Initially, it had been so slight that I’d put it down to rough road surfaces feeding back through the tyres.
Well, that was until a week ago when the shimmy became more pronounced and a quick check confirmed the nearside front wheel had lost a counterweight.
The Saab was booked in to ATS Euromaster in Bourne, Lincolnshire, where all four tyres were given a quick once-over while still on the car before tackling the offending wheel.
As a precaution, the front right wheel was also removed for balancing.
It’s just as well – a 15cm section of inner rim had taken a right hammering and had a flat spot knocked into it (see photo). ATS thought it most likely to be pothole damage (not guilty), but were perplexed by the Continental tyre’s total lack of damage.
Despite the wheel’s damage ATS were able to balance it, but advised replacing it with the spare. Trouble is, the 9-3 has one of those awful space-saver wheels, with a 50mph speed restriction, that wouldn’t look out of place on my garden wheelbarrow.
So we decided to swap the damaged wheel with the relatively lightly-loaded rear-right and then tackle the issue of ordering a replacement wheel.
Given the option, I’d delete both the TwinFloor boot arrangement and that huge 10- inch subwoofer loudspeaker mounted on a thick hinged panel-cum-second boot floor. They eat into valuable wheel well depth that could house a full-size spare.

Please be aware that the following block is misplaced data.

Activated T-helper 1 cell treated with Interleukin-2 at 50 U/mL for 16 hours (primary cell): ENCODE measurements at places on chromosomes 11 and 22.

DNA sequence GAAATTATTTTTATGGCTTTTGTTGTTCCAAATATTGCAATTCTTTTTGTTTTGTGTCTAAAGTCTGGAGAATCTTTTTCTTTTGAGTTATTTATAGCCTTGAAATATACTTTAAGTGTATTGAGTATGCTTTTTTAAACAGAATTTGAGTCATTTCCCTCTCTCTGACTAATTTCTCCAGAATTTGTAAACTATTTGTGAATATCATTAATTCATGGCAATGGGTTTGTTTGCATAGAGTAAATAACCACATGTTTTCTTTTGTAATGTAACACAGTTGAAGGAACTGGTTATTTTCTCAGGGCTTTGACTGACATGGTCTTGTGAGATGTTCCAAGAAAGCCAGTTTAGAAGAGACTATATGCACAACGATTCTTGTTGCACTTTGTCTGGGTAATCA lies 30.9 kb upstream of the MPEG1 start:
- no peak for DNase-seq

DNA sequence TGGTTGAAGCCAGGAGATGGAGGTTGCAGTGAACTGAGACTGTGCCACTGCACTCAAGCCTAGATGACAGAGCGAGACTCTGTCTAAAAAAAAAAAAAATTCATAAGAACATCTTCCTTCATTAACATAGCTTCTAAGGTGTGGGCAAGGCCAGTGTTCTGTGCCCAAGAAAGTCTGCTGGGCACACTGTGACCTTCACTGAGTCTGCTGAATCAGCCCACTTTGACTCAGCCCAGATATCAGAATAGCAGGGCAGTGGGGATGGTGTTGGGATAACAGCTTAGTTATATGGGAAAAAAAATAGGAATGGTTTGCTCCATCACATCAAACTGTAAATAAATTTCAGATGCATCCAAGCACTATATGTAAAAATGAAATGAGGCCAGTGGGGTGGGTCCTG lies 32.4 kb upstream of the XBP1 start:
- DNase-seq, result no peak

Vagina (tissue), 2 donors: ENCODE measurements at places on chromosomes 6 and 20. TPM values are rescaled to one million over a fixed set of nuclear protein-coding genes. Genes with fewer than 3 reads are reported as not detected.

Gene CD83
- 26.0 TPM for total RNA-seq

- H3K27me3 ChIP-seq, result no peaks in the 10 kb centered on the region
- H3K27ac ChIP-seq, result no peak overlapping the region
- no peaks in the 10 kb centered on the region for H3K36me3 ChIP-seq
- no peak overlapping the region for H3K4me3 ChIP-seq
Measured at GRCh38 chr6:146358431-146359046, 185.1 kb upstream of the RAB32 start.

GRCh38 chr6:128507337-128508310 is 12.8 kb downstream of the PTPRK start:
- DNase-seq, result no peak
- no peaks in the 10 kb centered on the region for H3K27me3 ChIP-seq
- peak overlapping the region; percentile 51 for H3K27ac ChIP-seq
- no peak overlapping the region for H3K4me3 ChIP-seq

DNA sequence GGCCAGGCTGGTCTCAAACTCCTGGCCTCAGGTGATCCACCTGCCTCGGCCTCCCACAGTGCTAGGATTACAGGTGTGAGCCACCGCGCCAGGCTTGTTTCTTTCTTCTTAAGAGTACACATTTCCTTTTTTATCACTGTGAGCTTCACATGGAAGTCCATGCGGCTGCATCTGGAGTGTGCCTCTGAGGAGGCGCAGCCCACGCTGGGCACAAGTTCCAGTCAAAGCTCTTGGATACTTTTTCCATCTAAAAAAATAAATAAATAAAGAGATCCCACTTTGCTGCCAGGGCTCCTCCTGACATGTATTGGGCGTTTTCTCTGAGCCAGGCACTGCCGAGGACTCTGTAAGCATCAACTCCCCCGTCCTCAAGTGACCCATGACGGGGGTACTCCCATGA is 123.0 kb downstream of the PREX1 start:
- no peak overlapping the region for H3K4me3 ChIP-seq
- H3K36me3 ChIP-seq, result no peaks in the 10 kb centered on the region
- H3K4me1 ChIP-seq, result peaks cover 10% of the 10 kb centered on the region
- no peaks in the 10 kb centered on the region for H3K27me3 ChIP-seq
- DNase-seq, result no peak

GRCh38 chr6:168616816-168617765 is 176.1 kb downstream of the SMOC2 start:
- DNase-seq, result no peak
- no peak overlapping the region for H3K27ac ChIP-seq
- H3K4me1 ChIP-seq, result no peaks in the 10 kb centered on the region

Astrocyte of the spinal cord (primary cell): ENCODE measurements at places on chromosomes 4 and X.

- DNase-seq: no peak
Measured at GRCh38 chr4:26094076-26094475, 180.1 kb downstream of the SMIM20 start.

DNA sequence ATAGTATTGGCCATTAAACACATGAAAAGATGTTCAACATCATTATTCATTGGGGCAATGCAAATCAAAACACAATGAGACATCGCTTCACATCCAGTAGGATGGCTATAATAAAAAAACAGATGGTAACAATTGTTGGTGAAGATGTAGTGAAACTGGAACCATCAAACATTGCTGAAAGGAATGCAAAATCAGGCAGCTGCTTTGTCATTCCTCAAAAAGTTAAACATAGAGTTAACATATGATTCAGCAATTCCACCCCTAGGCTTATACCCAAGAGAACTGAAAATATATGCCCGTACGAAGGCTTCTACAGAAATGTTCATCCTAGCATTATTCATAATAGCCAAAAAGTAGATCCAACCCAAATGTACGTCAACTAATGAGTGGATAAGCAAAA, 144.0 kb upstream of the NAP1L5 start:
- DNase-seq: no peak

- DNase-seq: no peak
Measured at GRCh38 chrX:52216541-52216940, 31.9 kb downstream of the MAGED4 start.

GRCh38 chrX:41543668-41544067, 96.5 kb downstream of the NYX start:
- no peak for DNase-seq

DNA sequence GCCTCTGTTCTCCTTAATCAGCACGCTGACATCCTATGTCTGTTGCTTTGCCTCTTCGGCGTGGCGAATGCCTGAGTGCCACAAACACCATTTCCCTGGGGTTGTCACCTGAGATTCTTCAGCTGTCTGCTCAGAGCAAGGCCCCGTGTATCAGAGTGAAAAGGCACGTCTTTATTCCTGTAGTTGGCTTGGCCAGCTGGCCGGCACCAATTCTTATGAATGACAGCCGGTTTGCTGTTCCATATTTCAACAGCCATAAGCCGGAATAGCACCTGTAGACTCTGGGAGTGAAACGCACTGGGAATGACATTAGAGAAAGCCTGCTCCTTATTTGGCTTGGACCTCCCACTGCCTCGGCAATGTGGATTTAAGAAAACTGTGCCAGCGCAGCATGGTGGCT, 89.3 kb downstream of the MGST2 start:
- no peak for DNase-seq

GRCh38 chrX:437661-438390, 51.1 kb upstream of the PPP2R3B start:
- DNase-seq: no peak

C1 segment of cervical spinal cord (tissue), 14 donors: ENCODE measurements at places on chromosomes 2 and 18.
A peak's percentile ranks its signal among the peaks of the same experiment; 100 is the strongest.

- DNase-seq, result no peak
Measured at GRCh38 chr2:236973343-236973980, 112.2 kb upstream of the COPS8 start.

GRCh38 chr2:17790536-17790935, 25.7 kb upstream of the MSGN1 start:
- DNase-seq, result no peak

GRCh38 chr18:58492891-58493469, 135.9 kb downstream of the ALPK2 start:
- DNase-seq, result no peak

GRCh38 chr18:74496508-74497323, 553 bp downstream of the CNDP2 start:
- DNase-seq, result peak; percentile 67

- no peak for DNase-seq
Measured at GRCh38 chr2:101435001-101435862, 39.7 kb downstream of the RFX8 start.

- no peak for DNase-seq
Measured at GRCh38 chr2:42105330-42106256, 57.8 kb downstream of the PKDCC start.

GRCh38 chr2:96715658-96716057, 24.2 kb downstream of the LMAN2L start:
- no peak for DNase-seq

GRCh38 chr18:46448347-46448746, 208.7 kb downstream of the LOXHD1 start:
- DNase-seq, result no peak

And while, figuratively speaking, we’re in the boot, I found two handfuls of broken car window glass in the lower boot well.
Any ideas, Saab?
This car was a replacement, supplied at short notice, for the dark blue SportWagon written off by a lorry back in March, but it seems to have also seen battle at some time in its short life.
All this drama aside, I spent a few days at the wheel of a German rival manufacturer’s car – albeit one a model class higher… The interior reeked of quality, and its superbly muted turbo-diesel engine never dared raise its voice least it should intrude into one’s conversation. Yet it left me cold. It was just too sterile to be comfortable with. The 9-3, in contrast, despite (or because of) its little idiosyncrasies is just that bit more real world usable. And fun.
I decided to test BP’s claims for its Ultimate Diesel. It is a few pence more expensive per litre than regular diesel but promises cleaner emissions, smoother running and increased engine combustion chamber cleaning power. So I couldn’t resist donning my imaginary lab boffin’s white coat and clipboard and brimmed the Saab’s tank with the stuff.
400 miles later: No improvement in economy (that’s my fault). But the engine certainly felt perkier and smoother.
Price: £24,165 (£24,885 as tested)
CO2 emissions (g/km): 159
Company car tax bill (2006) 40% tax-payer: £175 per month
Insurance group: 12
Combined mpg: 47.9
Test mpg: 42.3
CAP Monitor RV: £8,225 (34%)
Contract hire rate: £521
Expenditure to date: £11.99 (wheel balancing)
Figures based on three years/60,000 miles